By Theodore Hamm
March 12, 2019
As the Queens District Attorney race begins to take shape, the most controversial case the borough has seen in recent years will return to the headlines. Jury selection is slated to begin Tuesday in the retrial of Chanel Lewis for the 2016 murder of Howard Beach jogger Karina Vetrano.
A new set of jurors will thus consider the same evidence presented by prosecutors in the first trial. At least one crucial component of the prosecution’s case raises an important question for the seven candidates vying to replace outgoing Queens DA Richard Brown.
This past November, jurors deliberated for only 13 hours before a mistrial for Lewis was declared by Judge Michael Aloise, who was perceived to be sympathetic to the prosecution and Vetrano’s family. Foremost among the evidence from the trial that the jurors asked to review was the videotape of the confession that Lewis gave at the 107th Precinct in Flushing.
Lewis, then 20, was held overnight at the police station before giving his confession. According to his lead attorney, Robert Moeller of the Legal Aid Society, this was the first time that Lewis—who had attended a high school for students with learning disabilities—had ever spent the night away from home.
Around 6 a.m. on February 5, 2017, Lewis told a pair of detectives that he had committed the murder (although he adamantly denied sexually assaulting Vetrano). After speaking with detectives, a few hours later Lewis met with a pair of prosecutors from the Queens DA’s office. Lewis apparently thought that one of the ADA’s questioning him was his own defense lawyer.
Prior to giving the two statements, Lewis indeed had not yet met with counsel. And while the DA’s office under Brown readily accepted his confession prior to such a conference, it’s a matter of prosecutorial discretion whether to do so.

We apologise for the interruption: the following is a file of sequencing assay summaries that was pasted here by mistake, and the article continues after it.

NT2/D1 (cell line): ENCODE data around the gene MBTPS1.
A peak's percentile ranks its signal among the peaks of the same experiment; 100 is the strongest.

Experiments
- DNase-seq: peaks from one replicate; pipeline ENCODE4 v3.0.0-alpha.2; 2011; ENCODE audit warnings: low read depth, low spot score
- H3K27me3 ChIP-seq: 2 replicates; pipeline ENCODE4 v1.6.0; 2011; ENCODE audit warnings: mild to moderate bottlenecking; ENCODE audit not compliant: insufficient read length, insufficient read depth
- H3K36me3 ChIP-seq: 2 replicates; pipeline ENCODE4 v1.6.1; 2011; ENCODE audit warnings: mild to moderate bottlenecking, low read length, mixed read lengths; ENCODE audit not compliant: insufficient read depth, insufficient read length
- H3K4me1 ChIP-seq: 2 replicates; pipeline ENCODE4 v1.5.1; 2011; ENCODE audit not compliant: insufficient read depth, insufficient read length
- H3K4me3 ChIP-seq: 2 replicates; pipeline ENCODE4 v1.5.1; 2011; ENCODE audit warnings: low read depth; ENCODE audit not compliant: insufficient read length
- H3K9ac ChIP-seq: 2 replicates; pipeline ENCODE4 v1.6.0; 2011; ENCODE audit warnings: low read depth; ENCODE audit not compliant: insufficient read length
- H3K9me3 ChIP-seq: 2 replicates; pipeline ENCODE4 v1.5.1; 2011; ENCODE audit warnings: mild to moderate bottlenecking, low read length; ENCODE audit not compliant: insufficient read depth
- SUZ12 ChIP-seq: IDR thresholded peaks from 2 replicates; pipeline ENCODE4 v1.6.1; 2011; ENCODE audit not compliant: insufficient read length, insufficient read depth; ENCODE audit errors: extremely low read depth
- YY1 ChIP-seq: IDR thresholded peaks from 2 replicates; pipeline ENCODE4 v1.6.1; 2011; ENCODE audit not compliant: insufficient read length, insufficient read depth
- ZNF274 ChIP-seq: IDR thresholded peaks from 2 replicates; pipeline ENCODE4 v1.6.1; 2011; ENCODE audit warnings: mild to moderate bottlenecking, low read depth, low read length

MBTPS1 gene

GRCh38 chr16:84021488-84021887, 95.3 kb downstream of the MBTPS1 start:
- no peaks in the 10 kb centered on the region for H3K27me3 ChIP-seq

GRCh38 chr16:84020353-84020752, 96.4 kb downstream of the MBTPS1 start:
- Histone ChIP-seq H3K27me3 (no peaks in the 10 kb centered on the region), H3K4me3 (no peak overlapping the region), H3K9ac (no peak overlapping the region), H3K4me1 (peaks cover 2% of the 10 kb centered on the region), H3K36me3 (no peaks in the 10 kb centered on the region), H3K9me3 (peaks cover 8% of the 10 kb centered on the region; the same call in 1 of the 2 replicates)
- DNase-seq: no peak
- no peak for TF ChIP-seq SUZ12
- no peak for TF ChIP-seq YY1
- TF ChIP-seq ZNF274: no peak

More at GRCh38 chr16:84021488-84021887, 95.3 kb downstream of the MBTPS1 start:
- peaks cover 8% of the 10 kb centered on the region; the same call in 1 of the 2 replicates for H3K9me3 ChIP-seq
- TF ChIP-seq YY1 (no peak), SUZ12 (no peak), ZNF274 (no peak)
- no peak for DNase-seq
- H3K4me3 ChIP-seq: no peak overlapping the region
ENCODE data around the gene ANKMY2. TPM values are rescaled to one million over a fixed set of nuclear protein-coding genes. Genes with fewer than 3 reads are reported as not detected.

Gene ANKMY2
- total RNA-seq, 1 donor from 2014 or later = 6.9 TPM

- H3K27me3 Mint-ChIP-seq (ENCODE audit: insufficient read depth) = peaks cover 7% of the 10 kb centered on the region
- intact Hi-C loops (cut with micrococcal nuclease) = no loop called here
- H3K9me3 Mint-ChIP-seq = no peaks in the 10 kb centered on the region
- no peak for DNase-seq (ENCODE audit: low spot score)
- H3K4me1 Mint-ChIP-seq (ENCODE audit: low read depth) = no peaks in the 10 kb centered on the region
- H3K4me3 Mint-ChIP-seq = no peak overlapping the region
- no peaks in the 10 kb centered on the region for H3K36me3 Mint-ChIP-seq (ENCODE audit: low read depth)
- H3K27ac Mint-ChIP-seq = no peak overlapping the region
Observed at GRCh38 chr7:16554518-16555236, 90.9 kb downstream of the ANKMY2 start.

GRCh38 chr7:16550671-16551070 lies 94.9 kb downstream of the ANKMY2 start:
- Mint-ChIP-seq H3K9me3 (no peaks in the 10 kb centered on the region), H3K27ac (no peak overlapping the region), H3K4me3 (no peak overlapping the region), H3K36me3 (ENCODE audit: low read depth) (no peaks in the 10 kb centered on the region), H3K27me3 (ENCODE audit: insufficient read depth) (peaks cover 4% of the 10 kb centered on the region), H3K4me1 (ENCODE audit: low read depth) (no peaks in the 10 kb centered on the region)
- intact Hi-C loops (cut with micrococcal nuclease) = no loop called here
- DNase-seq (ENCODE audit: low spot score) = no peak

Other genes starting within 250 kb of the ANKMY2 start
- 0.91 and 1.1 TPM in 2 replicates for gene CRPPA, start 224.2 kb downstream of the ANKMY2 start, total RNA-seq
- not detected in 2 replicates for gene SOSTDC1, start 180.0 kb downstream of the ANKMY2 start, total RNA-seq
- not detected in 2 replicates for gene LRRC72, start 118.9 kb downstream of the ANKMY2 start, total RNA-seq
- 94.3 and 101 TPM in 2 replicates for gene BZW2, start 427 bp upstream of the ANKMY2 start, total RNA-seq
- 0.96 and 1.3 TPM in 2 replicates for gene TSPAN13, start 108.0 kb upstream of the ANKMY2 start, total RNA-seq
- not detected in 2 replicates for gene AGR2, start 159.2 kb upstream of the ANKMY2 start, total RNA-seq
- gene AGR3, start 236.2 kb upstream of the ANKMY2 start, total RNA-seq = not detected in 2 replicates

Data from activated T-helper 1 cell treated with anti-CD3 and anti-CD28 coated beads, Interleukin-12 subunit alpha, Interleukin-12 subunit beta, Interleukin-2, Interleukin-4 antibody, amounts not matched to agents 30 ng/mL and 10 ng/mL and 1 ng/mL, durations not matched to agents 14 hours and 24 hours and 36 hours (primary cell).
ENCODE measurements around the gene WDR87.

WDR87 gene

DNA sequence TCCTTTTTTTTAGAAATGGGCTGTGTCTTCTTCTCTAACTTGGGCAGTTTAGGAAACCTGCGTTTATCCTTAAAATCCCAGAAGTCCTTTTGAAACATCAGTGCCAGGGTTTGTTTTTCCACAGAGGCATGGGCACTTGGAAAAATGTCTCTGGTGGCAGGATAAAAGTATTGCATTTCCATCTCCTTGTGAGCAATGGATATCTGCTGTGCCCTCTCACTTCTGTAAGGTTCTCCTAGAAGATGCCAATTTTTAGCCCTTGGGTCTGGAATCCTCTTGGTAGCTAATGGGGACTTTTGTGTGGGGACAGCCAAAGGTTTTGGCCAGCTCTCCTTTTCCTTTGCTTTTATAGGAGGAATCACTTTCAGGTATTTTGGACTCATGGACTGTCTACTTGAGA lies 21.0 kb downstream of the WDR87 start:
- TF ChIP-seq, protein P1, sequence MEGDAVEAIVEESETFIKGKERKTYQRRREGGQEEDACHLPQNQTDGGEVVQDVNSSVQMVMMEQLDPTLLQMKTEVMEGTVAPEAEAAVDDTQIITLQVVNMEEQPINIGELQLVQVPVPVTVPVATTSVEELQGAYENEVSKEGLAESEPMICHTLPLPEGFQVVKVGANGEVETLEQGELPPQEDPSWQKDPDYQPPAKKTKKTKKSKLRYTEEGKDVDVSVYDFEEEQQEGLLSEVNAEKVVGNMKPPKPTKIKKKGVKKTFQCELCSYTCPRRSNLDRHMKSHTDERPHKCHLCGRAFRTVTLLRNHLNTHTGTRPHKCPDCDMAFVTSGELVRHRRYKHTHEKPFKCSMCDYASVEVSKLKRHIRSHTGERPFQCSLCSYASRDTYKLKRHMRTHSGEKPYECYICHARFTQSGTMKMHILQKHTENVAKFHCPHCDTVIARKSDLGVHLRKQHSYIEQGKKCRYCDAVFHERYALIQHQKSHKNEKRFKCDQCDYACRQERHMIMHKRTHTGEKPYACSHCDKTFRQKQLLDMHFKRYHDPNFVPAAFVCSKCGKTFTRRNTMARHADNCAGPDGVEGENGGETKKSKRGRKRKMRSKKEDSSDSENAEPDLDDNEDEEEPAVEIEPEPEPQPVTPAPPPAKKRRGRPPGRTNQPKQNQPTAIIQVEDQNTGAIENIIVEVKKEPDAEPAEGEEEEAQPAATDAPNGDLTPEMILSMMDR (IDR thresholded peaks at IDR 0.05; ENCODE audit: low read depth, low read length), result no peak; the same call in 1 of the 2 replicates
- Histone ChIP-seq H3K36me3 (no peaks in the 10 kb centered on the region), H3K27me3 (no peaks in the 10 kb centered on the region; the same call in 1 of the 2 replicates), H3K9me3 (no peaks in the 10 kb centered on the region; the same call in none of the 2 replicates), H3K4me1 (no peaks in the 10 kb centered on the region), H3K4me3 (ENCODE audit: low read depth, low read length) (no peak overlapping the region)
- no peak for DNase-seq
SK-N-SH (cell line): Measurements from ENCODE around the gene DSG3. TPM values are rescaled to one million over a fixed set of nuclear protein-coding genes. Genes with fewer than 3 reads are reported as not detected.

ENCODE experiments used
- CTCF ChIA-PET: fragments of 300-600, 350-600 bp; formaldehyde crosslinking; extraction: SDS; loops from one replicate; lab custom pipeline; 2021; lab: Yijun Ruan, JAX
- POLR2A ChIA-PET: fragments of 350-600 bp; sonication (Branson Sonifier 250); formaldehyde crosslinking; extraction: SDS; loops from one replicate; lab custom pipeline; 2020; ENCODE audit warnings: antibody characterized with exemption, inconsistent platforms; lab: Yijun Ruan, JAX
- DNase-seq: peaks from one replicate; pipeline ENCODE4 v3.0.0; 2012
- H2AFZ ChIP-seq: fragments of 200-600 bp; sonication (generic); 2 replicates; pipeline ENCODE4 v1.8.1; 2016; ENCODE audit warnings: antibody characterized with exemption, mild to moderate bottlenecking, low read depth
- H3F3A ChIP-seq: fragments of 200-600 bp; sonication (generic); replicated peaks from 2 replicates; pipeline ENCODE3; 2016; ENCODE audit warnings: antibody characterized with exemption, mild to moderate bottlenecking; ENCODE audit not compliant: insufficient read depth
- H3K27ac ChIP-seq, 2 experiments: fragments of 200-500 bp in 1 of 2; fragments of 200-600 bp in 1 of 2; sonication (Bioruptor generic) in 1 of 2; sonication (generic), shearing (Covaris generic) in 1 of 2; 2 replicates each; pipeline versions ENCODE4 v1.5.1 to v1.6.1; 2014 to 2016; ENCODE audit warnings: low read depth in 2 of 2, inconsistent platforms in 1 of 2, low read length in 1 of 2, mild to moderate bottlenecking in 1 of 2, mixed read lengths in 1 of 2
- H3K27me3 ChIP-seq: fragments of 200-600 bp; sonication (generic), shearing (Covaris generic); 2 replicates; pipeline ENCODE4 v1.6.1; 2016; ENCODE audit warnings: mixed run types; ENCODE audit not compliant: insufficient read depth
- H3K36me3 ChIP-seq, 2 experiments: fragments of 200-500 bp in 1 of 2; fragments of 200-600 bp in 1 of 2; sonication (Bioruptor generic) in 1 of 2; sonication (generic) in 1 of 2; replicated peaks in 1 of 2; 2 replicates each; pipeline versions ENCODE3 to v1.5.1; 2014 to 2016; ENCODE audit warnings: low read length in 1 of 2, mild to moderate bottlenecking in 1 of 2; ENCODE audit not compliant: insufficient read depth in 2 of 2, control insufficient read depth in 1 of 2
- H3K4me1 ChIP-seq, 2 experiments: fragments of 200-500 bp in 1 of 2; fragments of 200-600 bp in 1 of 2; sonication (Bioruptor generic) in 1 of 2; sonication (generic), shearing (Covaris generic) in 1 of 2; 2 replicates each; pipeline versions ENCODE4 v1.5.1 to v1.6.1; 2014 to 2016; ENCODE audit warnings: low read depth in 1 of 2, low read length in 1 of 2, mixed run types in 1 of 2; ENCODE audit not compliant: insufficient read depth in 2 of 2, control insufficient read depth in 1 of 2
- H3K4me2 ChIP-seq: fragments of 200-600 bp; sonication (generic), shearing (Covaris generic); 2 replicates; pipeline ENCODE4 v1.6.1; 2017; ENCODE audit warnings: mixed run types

I thus posed the following question to Brown’s prospective successors: As DA, would you accept a videotaped confession in a serious felony case in which the defendant had not yet met with a defense attorney?
The only one of the seven candidates who did not respond was Greg Lasak, a former Queens Supreme Court judge and former prosecutor under Brown. Before retiring last summer to run for DA, Judge Lasak made initial evidentiary rulings in the case, including allowing Lewis’ confession.
Mina Malik, a prosecutor in Brown’s office from 1999-2014, did not commit to creating a new rule regarding which confessions she would accept. But she did say that “evidence deemed legally permissible may still undermine the public’s trust in the process, and it is important that a DA deeply understands all aspects of a case.”
Jose Nieves, a former Brooklyn prosecutor, views the issue as a matter of oversight. “As a general rule,” he says, “I’m going to make sure that when the NYPD takes statements, they should be overseen by ADAs trained to protect the rights of the accused.”
A public defender in Manhattan for the last seven years, Tiffany Cabán would treat the issue on a case-by-case basis. As DA, Cabán vows that she “will not accept videotaped confession where no lawyer was present under traumatizing circumstances.”
Queens Borough President Melinda Katz, meanwhile, holds a similar position. Katz says that “All confessions must be evaluated for the circumstances under which they were given, especially when defense counsel is not present."
The only one of the candidates to promise to create a blanket rule is Betty Lugo, a veteran civil lawyer. “I would not accept a videotaped confession in a serious felony case in which the defendant had not yet met with a defense attorney.” In Lugo’s view, the police “should have advised Lewis of his Miranda rights and waited for an attorney to be present before questioning him.”
Queens City Council Member Rory Lancman opted not to comment.
Steve Zeidman, director of the Criminal Defense Clinic at the CUNY School of Law, sees the issue as a matter of balancing the scales of justice. In Zeidman’s view, “a progressive DA would agree with Justices Marshall and Brennan (in Moran v. Burbine) who said there should be no effort to interrogate unless an attorney has first been provided.”
The next Queens DA indeed has the opportunity to turn the talk of equality into action. “After all,” as Zeidman reminds us, “a rich person already has a lawyer and can more readily invoke the right to counsel.”